“Enough!” the Chofetz Chaim said. “Your first reason is good enough”. He rose and walked out onto the platform. Thousands of people started to press toward him and he was in danger of being trampled, so he raised his hand and called out “Sholom Aleichem Yidden”, explaining that one did not have to shake hands to receive a bracha.

When they re-boarded the train and stopped at the town of Chestechov, the Chofetz Chaim was already very weak from his journey. Apparently, he felt like he had made all the effort required of him and he begged his companions to close the doors and windows of the train car so that he could rest a little bit. They gave in and the Chofetz Chaim began to rest while the other Rabbis went out on the platform to greet the people. Suddenly, the door opened and the conductor came running into the car. An axle had broken on the track and everyone needed to disembark and switch to a different car.

The Chofetz knew that he had been beat. “The strength and willpower of so many people is impossible to overcome.” He explained, “If they want to see me, Hashem will make sure that they see me.”

On that same day, he arrived in Vienna and was videotaped by a reporter covering the convention. Sure enough, we all got to see him.

This story is all about honor. It is about the Chofetz Chaim’s discomfort with honor, but it is also about people wanting to honor the Chofetz Chaim. When people genuinely want to show respect, the Chofetz Chaim couldn’t say no.  Even G-d couldn’t say no.

At the convention the Chofetz Chaim spoke at length about showing honor to Hashem. We beg Hashem, Show us your face, show us how you look. Bring us close to you. Help us understand and keep your Torah. Hashem, as it were, can’t say no. If we honor Him and respect him and yearn to see him we will eventually get what we want, because we will never be satisfied until we do.

Let us work on honor. Foregoing our own honor, learning how to honor others – one person a day for forty-nine days adds up – and running to honor Hashem.

We pray to G-d,”Pull us toward you and we will run.” We need to find within ourselves to request a little help both from G-d and from others. We know that once we receive it we will run with it, but until we recognize that we need help from G-d and others, we will be nowhere.

We declare משכני אחריך נרוצה, - “Please G-d, pull us toward you”, and in the end we will be given the capacity to truly rejoice: נגילה ומשמחה בך.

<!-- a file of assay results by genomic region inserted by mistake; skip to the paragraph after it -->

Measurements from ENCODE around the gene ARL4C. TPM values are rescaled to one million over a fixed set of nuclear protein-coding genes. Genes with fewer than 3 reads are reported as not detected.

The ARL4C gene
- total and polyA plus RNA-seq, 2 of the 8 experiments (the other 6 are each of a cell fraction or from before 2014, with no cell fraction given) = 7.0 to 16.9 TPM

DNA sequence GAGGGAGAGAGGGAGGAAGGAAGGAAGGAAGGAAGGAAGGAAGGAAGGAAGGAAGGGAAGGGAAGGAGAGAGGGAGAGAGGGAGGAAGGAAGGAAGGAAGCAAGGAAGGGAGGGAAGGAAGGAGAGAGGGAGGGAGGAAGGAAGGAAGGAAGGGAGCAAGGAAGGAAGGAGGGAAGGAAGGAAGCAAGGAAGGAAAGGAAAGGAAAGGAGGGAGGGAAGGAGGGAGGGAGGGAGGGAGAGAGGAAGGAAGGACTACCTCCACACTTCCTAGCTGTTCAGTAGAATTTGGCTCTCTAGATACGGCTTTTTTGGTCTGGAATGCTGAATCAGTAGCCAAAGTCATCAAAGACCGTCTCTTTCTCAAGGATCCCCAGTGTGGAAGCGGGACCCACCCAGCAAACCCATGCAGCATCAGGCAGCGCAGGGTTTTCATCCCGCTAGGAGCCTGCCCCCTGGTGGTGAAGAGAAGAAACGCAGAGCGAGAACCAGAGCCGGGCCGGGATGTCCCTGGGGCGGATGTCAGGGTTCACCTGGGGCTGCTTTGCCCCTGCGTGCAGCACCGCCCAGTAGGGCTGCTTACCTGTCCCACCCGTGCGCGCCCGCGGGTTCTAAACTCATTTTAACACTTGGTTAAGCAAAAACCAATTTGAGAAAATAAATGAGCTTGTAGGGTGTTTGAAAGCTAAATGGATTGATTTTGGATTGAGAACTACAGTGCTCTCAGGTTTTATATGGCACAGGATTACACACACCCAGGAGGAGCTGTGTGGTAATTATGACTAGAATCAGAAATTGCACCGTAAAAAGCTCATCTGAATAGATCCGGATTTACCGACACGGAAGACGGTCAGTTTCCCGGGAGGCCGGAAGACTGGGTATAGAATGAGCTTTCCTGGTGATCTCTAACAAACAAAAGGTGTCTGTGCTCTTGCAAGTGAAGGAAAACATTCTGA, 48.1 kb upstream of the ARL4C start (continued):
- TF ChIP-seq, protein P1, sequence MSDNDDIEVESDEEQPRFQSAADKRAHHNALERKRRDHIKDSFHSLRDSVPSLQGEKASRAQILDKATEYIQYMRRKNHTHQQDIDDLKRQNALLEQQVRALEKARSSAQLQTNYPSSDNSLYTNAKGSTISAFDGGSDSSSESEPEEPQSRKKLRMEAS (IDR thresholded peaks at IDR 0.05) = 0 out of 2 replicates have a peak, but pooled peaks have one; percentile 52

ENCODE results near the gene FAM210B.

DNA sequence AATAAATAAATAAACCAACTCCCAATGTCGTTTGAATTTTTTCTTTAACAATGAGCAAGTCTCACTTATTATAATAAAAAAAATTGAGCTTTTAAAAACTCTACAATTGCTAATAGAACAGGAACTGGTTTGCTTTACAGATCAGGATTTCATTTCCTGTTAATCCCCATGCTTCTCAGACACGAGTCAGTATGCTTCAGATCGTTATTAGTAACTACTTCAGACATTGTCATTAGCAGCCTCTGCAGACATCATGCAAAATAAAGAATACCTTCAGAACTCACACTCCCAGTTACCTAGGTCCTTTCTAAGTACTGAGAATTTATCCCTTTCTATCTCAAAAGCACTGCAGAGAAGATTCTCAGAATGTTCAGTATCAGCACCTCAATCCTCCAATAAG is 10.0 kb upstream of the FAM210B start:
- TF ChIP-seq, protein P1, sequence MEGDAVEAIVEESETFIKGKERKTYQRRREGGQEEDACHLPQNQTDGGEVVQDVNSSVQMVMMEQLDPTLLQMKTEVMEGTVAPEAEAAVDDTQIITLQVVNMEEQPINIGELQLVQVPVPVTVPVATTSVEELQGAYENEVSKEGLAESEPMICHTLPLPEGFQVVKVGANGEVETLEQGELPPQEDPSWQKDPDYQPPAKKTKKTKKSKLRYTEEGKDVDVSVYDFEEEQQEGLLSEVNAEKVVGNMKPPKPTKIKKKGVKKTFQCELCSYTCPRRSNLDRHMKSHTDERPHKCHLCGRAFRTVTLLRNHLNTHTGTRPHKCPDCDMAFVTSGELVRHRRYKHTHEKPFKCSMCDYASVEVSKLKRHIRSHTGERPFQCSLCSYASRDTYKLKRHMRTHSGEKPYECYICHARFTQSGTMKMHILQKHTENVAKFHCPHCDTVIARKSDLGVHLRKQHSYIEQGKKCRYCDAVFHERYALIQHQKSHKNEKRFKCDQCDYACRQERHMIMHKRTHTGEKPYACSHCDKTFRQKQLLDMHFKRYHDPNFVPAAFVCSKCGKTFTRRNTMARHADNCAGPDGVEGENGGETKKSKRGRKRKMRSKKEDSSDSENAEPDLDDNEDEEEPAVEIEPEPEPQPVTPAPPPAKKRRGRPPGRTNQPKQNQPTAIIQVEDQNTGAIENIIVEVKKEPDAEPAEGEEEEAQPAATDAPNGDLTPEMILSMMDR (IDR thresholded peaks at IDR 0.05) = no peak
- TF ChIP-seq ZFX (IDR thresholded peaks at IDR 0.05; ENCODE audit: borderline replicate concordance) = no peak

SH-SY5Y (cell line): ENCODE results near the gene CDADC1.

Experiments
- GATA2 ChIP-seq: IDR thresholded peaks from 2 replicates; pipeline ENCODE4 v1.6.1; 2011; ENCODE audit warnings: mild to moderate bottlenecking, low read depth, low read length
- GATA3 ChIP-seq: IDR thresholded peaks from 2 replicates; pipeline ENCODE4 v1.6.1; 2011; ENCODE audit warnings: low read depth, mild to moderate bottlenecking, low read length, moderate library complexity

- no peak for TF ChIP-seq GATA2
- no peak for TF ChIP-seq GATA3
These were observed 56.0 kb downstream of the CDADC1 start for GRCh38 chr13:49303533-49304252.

Posted on 04/20 at 04:13 AM • Permalink
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Meet Rabbi Sender Haber

Rabbi Sender Haber is the Rabbi of the B'nai Israel Congregation in Norfolk, VA. He is well known throughout Hampton Roads, having arrived over twelve years ago as one of the original four members of the Norfolk Area Community Kollel. In that capacity, Rabbi Haber was involved in community wide programming, teaching, and outreach. He has inspired many Jews to expand their Jewish identity and increase their love of Torah and commitment to its observance. Everyone who knows Rabbi Haber is touched by his breadth of Torah knowledge and his ability to convey the wisdom of the ages in such a way as to make those esoteric writings accessible to persons of all levels of experience and a variety of backgrounds.

Rabbi Haber has served in a number of capacities during his years in Norfolk. Since 2003 Rabbi Haber has been a teacher of Jewish Studies at Toras Chaim Day School in Portsmouth, teaching boys and girls of all ages, with a focus on Gemara, Halacha, and Chumash. He has also taught at Yeshivas Aish Kodesh and Bina High School in Norfolk, and served as Assistant Rabbi of B’nai Israel for 6 years. He also serves as the Rabbi of the “Lost Tribe,” Tidewater’s Jewish Motorcycle group! While handling all of these responsibilities, he has continued to participate in numerous Chavrusos (one-on-one learning partnerships) covering a wide range of topics and writings.

Rabbi Haber and his wife Chamie have been married for thirteen years. They have four children, Minna (9), Moshe (6), Ely (4), and Akiva Meir, born in August of 2012. They both come from rabbinic families steeped in Torah, Kiruv and Chesed. Rabbi Haber received his Rabbinic Ordination (Yoreh Yoreh) from Rabbi Sender Rosenbloom and Rabbi Mordechai Freidlander of the Jerusalem Beth Din. He was awarded a Teaching Certificate by Torah Umesorah Association for Jewish Day Schools in 2004 and again in 2009. In addition, Rabbi Haber has spent over a decade studying Talmud, Jewish Law, and ethics in some of the world’s most prestigious Yeshivos including Beth Medrash Gavoha in Lakewood, NJ and Yeshivas Mir in Jerusalem.

Rabbi Haber can be contacted through the Synagogue office at 757-627-7358, or through e-mail at